The world premiere of Untrapped: The Story of Lil Baby took place inside New York City’s Beacon Theatre on Saturday night (June 11), the fourth day of the 2022 Tribeca Festival, followed by a special six-song set.
Directed by Karam Gill and produced by Amazon Studios, as well as Gill’s MGX Creative and Quality Films, Untrapped demands dissection. The 90-minute documentary is a raw glimpse into why Lil Baby (real name Dominique Jones) has grown to resonate so deeply since his 2017 debut mixtape, Perfect Timing.
Archival footage chronicling the Atlanta rapper’s boyhood, adolescence as a revered drug dealer, and his already-historic, Quality Control-backed rise contrasts with real-time reflection from Baby and an impressive cast of interviewees. Untrapped paints the portrait of a multi-dimensional young man who, against all odds, is thriving in a world programmed to diminish and oppress the Black man. In the end, it’s clear that if anybody can convince the masses to humanize the idolized, it’s Baby.
“I’ll never be trapped again,” Baby says in the film’s closing line. “This is only the beginning.”
Here are five thought-provoking takeaways from what’s captured of Baby’s journey so far.
Young Thug, Gunna, and Drake make cameos
The audience of nearly 3,000 erupted during on-screen appearances by Drake, Gunna and Young Thug. Young Thug and Gunna’s sit-downs hit harder in light of their recent RICO indictments. Young Thug spoke on the advice he used to give Baby, his childhood friend, and about the consequences of being so entrenched in the streets. “Nothing’s gonna come out of what you’re doing but prison or death,” he says. “There’s no such thing as ‘you made it’ the way you’re going.”
I talked to @youngthug , He in great spirits 🙏🏽
— Lil Baby (@lilbaby4PF) June 7, 2022
Drake, meanwhile, showered his “Yes Indeed” collaborator with praise. “I think he’s already cemented himself as a super important part of this time, this generation,” the Toronto icon said, separately noting he and Baby were set to tour the festival circuit and clubs following My Turn’s release before the pandemic struck. “This guy’s just in a zone that you have to respect.”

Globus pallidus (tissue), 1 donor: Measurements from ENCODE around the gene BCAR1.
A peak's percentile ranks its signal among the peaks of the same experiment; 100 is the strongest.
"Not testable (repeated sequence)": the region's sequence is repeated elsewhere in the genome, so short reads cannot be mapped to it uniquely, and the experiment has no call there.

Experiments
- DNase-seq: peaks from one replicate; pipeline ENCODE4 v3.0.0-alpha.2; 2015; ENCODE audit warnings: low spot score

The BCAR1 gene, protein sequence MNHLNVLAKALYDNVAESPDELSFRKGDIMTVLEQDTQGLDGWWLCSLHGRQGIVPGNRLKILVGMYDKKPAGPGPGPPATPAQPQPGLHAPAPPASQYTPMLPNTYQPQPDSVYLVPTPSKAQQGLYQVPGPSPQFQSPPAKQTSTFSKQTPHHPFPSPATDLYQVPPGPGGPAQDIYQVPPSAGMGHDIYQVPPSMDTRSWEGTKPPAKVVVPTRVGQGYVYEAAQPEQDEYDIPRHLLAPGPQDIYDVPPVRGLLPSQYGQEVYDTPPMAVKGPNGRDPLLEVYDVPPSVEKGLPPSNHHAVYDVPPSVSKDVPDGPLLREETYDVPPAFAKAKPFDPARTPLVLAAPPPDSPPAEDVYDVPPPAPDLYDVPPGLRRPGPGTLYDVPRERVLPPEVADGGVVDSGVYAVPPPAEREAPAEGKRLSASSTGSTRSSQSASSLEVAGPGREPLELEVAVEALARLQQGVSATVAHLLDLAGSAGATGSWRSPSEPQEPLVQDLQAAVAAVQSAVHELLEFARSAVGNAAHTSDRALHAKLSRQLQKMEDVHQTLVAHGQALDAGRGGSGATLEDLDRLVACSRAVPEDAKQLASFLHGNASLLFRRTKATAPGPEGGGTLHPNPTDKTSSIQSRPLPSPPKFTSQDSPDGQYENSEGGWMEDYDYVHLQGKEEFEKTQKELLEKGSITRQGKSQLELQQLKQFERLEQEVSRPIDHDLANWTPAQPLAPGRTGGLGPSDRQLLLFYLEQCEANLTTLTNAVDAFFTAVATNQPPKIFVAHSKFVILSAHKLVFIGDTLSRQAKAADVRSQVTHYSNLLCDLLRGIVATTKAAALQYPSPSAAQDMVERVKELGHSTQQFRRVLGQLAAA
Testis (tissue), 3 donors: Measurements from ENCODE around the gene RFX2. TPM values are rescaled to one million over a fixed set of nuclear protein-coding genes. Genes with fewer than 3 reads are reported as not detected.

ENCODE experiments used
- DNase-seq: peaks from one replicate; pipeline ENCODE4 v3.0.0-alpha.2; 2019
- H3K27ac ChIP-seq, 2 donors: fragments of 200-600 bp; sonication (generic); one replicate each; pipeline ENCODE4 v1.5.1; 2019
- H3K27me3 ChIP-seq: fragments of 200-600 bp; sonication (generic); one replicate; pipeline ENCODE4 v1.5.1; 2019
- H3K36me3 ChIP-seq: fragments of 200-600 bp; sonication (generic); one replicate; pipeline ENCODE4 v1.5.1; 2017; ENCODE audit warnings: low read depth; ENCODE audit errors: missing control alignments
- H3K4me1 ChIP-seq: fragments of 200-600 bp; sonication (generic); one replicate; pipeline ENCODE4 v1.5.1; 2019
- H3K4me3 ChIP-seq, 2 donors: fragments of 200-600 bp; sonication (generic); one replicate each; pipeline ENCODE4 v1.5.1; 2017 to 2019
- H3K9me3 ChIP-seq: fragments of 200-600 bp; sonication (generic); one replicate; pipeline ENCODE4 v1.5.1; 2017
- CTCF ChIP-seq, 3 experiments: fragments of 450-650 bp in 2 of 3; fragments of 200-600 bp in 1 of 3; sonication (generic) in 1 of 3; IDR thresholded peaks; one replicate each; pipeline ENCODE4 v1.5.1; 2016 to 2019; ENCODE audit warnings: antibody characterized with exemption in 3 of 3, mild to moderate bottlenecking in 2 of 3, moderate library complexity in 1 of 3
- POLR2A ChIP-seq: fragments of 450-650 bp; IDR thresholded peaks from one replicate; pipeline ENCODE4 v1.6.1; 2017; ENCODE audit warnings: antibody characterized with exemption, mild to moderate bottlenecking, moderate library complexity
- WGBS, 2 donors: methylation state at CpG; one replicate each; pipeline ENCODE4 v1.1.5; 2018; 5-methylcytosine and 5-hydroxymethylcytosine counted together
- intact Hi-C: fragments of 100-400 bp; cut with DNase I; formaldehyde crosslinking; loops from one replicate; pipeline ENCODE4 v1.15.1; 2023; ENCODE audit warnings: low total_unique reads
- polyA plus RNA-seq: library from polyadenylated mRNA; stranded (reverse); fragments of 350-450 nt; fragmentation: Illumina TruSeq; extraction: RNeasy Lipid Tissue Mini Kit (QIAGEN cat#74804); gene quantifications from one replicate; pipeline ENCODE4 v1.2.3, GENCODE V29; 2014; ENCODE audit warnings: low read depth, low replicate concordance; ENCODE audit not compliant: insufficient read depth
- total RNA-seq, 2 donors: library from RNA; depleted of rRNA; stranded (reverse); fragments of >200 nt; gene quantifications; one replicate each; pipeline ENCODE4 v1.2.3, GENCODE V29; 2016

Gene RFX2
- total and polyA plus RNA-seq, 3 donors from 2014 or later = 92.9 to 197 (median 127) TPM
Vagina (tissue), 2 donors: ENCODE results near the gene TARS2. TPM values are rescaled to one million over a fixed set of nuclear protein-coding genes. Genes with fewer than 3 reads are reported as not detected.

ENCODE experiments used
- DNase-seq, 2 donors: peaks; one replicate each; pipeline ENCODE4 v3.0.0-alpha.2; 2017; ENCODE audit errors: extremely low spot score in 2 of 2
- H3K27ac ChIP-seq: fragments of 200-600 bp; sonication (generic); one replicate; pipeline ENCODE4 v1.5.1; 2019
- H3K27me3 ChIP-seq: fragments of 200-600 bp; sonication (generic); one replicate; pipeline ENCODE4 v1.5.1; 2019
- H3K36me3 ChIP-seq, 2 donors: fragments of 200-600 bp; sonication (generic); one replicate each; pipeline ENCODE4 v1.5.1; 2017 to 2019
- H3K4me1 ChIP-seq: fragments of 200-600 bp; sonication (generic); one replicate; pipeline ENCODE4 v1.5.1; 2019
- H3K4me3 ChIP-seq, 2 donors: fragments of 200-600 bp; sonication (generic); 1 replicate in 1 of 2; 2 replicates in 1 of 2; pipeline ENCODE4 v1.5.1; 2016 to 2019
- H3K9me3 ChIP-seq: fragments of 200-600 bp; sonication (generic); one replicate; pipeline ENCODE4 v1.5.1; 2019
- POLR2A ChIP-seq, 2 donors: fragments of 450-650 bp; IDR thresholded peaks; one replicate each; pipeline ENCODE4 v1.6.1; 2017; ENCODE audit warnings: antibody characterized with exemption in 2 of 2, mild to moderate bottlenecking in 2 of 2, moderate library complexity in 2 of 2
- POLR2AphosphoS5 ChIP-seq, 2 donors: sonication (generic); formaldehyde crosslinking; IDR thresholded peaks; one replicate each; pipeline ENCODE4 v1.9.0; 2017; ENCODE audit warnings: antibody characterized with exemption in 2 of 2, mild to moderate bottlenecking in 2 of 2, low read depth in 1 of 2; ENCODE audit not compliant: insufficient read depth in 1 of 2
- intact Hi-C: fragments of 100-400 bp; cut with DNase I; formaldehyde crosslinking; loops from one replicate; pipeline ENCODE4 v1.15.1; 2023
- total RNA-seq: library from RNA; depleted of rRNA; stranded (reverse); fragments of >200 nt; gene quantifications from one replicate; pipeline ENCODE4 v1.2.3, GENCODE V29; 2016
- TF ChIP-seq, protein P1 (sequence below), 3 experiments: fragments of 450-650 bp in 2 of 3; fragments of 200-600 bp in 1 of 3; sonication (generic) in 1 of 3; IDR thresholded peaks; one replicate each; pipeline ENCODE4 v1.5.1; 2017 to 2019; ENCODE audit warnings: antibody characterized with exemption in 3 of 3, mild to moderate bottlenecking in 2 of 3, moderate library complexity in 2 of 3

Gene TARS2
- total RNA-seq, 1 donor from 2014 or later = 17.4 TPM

Baby being snubbed by the Recording Academy is fully addressed
Lil Baby’s chart-topping album My Turn was not nominated at all for the 63rd Grammys, which Motown CEO Ethiopia Habtemariam compared to Michael Jackson and DMX getting snubbed, in the 1980s and ‘90s, respectively. Because of this, Quality Control co-founders Kevin “Coach K” Lee and Pierre “P” Thomas didn’t feel the Recording Academy deserved for Baby to perform at the 2021 ceremony.
Footage from a meeting between the three at Quality Control Studios is shown, during which Baby expressed his desire to go on. “I feel like performing is bigger than an award,” Baby told them, citing all the people — including his peers in prison — who would be encouraged by hearing “The Bigger Picture” on a universal stage. He didn’t want his message, his power, to be muted. (“The Bigger Picture,” a June 2020 protest anthem in response to police brutality and racism, received two nominations.)
To Lil Baby, fame has nothing on fatherhood
Untrapped opened with Baby in the private moments before a performance, which we later saw was the Grammys, voicing over his lifelong vision of becoming a millionaire and a leader. (“I ain’t know how … but I was gonna get there.”) Moments later, we’re taken to Baby’s home around Christmas 2020, where 6-year-old Jason asked his dad for two of everything. Baby voiced he “didn’t want to be a holiday dad” to his Jason and Loyal, 3, and let history repeat itself, as he never had a relationship with his father. In one scene, Jason counted $200,000 in cash with Baby. Later, he dropped a belonging down a staircase while leaving for the 63rd Grammys and adorably proclaimed, “It’s OK; you’re rich!” Baby revealed that Jason often asked him, “Did you used to do this with your daddy?” And while Baby has been a devoted, doting father so far, he knows the job is far from finished: “I could f— up, and he could be like me.”
Baby mirrors the good, bad and ugly of America
At one point, Motown’s Habtemariam said, “Baby represents the American dream.” Nobody can question the validity of that statement, and nobody can question Baby’s awareness that he’s the exception. The 27-year-old’s multi-platinum discography is his activism, but he doesn’t stop there. Untrapped poignantly underscored Baby’s commitment to using his platform for social good, including the decision to pay for the 7th birthday party of George Floyd’s daughter. The documentary also illuminated systemic racism, including displacement that occurred around the 1996 Olympic Games in Atlanta, now-President Joe Biden’s infamous 1993 crime bill speech, and Baby’s own time in prison. “We’ve been going through the same s—, decade after decade,” Baby said, as the doc touches on the makings of “The Bigger Picture.” “I’m just [the] new generation to experience it.”
It all goes back to Atlanta
While Baby escaped his perilous Atlanta’s West End neighborhood — despite his initial hesitancy to give up fast, drug-stained cash to try his hand in hip-hop — he never removed himself. In the film, a 62-year-old West End resident named Joe labeled Baby the best rapper in the world, dripping with pride. And in one particularly heartwarming scene, Baby ran into the mother of a former friend at a local convenience store. She told Baby that her son grew up to join the Navy. “Tell him Dominique asked about him,” Baby insisted. She asked for his last name. Baby smiled. “Dominique Jones. He’s gonna know who I am, though.” Last June’s joint album with Lil Durk may have been titled The Voice of the Heroes, but Baby is the voice of the people.